By: Marilyn Reed
Sunday, May 13, was Mother’s Day. This was my eighth “mother-less” Mother’s Day. However, instead of visiting the cemetery and submitting a tribute to the local paper, I decided to run. This run was not for me. It was for her. My mother suffered a fatal heart attack in 2004. I ran to honor her memory and that of other black mothers gone too soon due to heart disease.
The Mississippi Department of Health says heart disease is the leading cause of death in Mississippi, accounting for over a third of all deaths in the state. Mississippi's cardiovascular mortality rate is the nation’s highest. Because black women have a tendency to be more overweight and likely to be less physically active than our white counterparts—we are more prone to heart disease.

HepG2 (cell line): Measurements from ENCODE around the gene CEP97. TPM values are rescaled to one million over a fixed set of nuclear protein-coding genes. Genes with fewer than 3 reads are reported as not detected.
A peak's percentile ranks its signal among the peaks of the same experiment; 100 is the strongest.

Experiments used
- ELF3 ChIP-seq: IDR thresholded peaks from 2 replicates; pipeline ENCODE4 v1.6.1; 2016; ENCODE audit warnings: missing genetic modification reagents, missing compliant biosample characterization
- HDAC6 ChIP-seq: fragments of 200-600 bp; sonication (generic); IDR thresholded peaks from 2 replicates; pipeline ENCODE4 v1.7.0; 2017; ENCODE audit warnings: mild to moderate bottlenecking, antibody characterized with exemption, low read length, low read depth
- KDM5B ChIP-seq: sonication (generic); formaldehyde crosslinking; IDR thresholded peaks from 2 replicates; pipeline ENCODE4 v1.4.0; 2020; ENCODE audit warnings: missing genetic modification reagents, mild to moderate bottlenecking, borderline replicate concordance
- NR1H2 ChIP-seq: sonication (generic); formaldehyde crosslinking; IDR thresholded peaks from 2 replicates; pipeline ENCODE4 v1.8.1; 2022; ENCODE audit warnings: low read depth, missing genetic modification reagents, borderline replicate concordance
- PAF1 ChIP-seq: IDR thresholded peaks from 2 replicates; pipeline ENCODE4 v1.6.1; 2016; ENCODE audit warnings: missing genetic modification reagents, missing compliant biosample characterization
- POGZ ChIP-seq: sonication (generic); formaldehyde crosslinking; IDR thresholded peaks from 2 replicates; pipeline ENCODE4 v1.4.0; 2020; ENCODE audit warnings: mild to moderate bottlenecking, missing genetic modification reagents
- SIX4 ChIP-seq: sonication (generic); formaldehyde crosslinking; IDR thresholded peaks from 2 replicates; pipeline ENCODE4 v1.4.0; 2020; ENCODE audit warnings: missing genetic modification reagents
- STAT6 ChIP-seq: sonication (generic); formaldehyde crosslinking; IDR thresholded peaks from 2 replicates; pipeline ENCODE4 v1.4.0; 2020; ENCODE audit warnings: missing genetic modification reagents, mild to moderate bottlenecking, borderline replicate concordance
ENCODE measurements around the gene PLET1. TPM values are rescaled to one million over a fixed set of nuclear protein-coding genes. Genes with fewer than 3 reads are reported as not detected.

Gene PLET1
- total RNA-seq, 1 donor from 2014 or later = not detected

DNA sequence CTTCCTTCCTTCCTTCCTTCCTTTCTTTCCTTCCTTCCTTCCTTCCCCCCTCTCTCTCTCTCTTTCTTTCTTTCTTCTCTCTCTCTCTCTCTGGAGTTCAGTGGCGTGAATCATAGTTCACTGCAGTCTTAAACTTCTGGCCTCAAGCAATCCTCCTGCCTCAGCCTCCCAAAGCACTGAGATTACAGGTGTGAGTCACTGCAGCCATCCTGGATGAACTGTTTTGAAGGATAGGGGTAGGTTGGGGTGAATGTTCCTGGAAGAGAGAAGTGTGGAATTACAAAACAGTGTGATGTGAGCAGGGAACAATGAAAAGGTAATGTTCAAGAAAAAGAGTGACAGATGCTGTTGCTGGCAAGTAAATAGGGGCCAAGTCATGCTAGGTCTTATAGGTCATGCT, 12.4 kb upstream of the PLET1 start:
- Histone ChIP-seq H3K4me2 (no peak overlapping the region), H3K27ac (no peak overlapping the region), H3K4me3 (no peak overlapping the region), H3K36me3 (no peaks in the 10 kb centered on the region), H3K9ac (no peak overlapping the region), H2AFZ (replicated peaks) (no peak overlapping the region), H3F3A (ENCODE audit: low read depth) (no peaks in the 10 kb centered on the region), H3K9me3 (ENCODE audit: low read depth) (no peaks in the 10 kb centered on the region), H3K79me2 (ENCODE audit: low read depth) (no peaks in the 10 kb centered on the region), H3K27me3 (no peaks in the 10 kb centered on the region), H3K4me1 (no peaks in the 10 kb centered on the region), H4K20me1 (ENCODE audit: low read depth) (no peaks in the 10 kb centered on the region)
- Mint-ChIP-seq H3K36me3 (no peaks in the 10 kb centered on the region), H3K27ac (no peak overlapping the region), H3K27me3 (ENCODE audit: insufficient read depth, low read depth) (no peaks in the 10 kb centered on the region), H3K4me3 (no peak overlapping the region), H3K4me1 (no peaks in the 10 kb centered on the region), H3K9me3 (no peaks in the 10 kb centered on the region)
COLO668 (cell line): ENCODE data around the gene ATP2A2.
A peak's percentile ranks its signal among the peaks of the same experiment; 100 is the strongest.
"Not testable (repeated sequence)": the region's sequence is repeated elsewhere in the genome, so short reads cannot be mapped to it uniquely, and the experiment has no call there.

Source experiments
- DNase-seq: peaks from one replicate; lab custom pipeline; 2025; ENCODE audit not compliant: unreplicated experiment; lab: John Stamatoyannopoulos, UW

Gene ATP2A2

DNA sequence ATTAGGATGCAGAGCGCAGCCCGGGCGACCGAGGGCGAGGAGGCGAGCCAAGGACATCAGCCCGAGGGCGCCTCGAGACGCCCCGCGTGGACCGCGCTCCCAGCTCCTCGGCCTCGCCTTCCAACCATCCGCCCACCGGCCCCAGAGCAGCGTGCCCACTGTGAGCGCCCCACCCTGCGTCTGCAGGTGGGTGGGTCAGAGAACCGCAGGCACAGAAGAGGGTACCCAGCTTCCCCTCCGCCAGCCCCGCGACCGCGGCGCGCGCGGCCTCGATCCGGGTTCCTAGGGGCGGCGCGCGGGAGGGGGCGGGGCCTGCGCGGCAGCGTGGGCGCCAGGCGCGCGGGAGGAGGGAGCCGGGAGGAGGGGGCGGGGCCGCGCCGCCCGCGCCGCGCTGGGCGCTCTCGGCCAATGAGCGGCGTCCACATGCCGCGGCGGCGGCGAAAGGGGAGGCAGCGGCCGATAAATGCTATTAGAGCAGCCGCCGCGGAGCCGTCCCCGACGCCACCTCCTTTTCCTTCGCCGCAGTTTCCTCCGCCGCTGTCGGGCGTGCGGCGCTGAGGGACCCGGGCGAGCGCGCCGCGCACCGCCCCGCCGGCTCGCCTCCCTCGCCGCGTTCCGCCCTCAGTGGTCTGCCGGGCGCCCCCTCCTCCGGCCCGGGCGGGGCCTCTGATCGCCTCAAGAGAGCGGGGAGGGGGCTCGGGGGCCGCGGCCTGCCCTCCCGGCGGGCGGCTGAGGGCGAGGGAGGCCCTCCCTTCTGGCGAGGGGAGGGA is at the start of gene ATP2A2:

Heart disease is hereditary. I am aware of my risk factors. I cannot change my DNA, but I can change my habits, re-programmed myself and re-write my family’s medical future. Once sedentary, I now run three miles per day. Changing my eating habits and drinking water is challenging but necessary.
Running is beneficial in many ways. It is my therapy. For the price of my new Asics, I can meditate, reflect, raise my self-esteem, analyze and work through my issues. Running gives me power and confidence. After my morning miles, I am no longer Lois Lane but Superwoman capable of leaping tall buildings in a single bound. Now, recent research says that regular jogging increases life expectancy for females by 5.6 years. How great is that? When I ran this Mother’s Day, I honored my mother’s life because I am saving my own. Running will become my Mother’s Day tradition. What a beautiful tribute to my mommy and what a great way to preserve the sexy.
Marilyn Reed is a resident of Jackson, Miss., and a supporter of BGR! She enjoys working out and spending time with her family, friends and Alpha Kappa Alpha sisters.
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